An article from The Atlantic Magazine we thought are readers would find interesting. We hope you enjoy.
Why Do Female Authors Dominate Young-Adult Fiction?
Summer is a time for taking stock, for relaxing and recharging, and for intense Internet debate about whether Harry Potter, Katniss Everdeen, or Holden Caulfield reign supreme in the universe of teen fiction. NPR Books just released the results of its reader poll of the 100 Best-Ever Teen novels, with new classics Harry Potter and The Hunger Games topping the list. After painstakingly considering my own nominees, I was struck by the dominance of female authors on my short list, including: Harper Lee, Lucy Maud Montgomery, Suzanne Collins, J.K. Rowling, S.E. Hinton, Betty Smith, and Madeleine L’Engle.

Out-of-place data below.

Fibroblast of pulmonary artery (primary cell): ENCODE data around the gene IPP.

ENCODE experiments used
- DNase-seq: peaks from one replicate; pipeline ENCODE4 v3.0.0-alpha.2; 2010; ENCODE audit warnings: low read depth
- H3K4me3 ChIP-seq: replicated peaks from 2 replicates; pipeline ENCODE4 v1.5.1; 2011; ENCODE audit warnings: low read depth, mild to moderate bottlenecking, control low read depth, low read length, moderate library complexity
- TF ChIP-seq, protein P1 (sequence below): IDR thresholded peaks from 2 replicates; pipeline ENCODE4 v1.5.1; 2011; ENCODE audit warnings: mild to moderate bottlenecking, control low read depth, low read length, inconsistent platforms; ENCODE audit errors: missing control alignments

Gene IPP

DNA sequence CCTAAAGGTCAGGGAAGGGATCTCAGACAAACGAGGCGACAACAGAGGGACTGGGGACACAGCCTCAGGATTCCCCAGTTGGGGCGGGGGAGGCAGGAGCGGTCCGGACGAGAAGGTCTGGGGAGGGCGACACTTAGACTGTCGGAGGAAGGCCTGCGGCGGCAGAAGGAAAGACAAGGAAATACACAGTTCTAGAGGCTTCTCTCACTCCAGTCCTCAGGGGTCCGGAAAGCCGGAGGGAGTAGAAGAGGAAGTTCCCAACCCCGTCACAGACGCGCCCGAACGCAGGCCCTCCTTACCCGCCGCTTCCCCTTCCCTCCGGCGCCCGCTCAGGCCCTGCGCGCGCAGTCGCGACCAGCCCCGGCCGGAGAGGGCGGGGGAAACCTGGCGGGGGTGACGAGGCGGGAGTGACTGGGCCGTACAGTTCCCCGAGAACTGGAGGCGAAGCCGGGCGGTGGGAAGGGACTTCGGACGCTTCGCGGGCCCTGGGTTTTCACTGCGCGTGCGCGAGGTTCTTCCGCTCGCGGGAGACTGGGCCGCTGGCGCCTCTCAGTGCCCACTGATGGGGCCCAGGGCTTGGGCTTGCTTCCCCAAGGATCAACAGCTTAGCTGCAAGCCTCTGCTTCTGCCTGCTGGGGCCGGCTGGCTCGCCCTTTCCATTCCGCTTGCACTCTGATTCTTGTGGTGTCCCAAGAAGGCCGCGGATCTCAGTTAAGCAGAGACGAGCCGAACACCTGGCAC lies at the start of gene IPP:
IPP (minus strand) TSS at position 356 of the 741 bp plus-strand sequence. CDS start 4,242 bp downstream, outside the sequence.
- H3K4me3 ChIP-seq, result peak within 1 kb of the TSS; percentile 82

I’m not alone in my regard for the great female storytellers of teen fiction. Nearly all of these authors appear on the NPR list. More than 75,000 votes were cast to cull the list of 235 finalists to the top 100. Also notable: Of those 235 titles, 147 (or 63 percent) were written by women—a parity that would seem like a minor miracle in some other genres. Female authors took the top three slots, and an approximately equal share of the top 100. As a comparison, you’d have to scroll all the way to number 20 on last summer’s Top 100 Science-Fiction and Fantasy list to find a woman’s name (Mary Wollstonecraft Shelley).
Although NPR Books called on an expert panel to weigh in on tricky questions of young-adult eligibility, the demographic breakdown of the finalist list was almost entirely driven by reader votes, according to Joe Matazzoni, NPR’s senior supervising producer for Arts & Life.
Read the rest of the article at The Atlantic Magazine.